It has been taught: R. Ishmael ben Elisha said: Since the day of the destruction of the Temple we should by rights bind ourselves not to eat meat nor drink wine, only we do not lay a hardship on the community unless the majority can endure it. And from the day that a Government has come into power which issues cruel decrees against us and forbids to us the observance of the Torah and the precepts and does not allow us to enter into the ‘week of the son’ (according to another version, ‘the salvation of the son’), we ought by rights to bind ourselves not to marry and beget children, and the seed of Abraham our father would come to an end of itself. However, let Israel go their way: it is better that they should err in ignorance than presumptuously. (Baba Bathra 60b, Soncino trans.)
The Talmud deals with the proper way to respond to and communally mourn the bitter tragedies of Jewish history. It sets up a basic principle: we must not “lay a hardship on the community” which the majority cannot follow. In other words: life must also go on, in the face of destruction. We then read of a surprising development. During the terrible Roman persecution of Judaism, there was a suggestion made to prohibit marriage and childbearing with the express purpose of ending the Jewish people’s existence. (The Tosafot commentary limits this to those who already have a son and daughter.) The Talmud even indicates this would have been the logical course of action. Let the Jewish people determine their end, and not their Roman oppressors.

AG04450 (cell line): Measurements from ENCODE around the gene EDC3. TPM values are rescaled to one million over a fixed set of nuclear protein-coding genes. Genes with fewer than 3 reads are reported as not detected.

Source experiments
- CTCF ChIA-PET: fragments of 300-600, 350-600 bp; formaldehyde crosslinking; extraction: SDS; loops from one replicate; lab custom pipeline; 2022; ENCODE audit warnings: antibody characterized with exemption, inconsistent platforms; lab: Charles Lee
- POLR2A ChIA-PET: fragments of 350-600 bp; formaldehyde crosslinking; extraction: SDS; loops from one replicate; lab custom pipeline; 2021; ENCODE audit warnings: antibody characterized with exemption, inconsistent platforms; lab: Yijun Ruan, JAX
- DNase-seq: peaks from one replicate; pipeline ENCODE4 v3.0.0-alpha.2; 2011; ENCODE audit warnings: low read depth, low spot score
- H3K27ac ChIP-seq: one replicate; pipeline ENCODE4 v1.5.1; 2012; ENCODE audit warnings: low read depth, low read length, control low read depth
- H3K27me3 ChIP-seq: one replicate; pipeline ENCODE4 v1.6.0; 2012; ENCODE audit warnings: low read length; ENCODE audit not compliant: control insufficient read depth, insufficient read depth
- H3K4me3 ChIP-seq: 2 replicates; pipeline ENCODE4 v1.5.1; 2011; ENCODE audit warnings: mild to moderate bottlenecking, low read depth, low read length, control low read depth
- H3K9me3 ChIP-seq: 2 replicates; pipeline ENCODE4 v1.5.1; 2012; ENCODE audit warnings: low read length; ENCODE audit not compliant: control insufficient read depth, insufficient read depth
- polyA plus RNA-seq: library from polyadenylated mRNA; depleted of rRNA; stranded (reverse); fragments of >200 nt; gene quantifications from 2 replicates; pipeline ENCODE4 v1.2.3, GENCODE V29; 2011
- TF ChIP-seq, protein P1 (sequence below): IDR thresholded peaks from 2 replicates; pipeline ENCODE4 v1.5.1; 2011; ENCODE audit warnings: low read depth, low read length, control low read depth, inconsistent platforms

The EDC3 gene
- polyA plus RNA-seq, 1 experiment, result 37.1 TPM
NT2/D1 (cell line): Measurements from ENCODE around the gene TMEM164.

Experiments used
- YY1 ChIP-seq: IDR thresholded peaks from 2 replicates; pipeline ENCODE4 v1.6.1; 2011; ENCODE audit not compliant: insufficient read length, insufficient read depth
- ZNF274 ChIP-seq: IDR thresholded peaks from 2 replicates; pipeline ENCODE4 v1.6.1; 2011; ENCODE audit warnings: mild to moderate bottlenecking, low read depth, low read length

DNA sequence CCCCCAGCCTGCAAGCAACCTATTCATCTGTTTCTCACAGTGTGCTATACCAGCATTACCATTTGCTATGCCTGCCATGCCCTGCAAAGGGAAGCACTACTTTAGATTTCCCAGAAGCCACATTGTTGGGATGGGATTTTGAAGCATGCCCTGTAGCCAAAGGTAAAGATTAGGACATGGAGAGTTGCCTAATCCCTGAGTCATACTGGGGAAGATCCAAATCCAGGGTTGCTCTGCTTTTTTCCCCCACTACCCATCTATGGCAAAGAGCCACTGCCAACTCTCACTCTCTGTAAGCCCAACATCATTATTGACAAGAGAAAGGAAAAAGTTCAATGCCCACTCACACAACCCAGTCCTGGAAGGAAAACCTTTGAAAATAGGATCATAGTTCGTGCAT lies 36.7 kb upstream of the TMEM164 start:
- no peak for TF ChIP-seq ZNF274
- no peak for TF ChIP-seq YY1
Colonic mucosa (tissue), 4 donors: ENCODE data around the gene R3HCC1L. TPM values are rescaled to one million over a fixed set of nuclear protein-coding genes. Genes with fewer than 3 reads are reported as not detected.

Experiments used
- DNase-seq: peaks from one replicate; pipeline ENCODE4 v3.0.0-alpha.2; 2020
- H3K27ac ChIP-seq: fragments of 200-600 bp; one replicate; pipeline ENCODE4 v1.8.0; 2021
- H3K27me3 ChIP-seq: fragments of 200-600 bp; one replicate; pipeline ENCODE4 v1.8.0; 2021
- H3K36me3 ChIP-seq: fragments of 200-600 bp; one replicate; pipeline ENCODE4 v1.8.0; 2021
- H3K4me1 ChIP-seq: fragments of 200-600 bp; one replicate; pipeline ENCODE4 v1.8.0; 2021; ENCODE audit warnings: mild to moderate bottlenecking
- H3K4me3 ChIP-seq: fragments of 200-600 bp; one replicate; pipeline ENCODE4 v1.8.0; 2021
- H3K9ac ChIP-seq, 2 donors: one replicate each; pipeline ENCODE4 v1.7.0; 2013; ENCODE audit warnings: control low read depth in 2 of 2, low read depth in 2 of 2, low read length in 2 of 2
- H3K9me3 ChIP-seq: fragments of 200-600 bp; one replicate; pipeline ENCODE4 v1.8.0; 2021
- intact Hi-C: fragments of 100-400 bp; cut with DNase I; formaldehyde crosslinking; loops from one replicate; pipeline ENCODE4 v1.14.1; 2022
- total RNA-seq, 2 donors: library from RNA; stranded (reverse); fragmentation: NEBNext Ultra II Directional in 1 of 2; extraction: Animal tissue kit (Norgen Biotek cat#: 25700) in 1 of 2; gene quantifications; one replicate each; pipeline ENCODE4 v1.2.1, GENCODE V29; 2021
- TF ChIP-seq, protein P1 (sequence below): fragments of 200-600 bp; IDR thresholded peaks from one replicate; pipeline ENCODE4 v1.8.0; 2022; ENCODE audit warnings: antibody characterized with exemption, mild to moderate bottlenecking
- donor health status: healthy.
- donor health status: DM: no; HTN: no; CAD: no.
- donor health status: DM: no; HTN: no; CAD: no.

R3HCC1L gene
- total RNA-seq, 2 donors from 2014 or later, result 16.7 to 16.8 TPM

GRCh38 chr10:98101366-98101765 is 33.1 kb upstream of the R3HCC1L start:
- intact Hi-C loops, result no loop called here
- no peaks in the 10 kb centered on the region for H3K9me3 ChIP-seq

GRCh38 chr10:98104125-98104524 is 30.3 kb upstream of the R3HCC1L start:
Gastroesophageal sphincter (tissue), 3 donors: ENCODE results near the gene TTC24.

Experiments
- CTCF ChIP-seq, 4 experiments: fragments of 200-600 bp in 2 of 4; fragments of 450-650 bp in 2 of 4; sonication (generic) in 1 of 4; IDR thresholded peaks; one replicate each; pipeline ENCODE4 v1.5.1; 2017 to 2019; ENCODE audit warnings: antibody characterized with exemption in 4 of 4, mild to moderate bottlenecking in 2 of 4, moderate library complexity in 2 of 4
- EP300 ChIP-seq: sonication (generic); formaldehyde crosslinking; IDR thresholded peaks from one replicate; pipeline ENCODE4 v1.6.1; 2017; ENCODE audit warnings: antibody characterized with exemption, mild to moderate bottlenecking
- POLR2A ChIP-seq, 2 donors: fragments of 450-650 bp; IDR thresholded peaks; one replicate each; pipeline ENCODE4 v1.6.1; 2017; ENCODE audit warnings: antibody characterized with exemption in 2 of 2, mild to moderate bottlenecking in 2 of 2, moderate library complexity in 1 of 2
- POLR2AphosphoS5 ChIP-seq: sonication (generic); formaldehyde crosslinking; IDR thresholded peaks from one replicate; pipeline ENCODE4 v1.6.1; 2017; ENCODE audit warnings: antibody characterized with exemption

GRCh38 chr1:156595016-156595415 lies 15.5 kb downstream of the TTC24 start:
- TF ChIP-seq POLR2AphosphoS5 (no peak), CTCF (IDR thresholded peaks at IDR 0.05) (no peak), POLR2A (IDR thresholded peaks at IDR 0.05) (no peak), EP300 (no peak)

This of course did not happen, and we are all here today to testify to that. What is the Talmud’s response to this fatalistic approach? The Talmud in fact does not give a real response. It merely retorts that the people would not have listened anyways, and so it is counter productive to make decrees which are then ignored.
But something interesting did happen as a result of this suggestion, a change occurred in the halacha. The commandment to have children is Biblically mandated. As with many commandments, in the times when there was an autonomous Jewish court they would compel recalcitrant people to marry and have children. But the Rema (E.H. 1:3), the preeminent halachic authority of European Jewry, tells us that nowadays even if we were to have an autonomous Jewish court we would no longer compel someone to marry and have a family. The reason for this is that theoretically, as we saw in the Talmud, no one should marry and have children at all, so we are certainly not going to force anyone to do so. (See Beit Shmuel commentary there, Biur Hagra offers a different rationale for this shift.)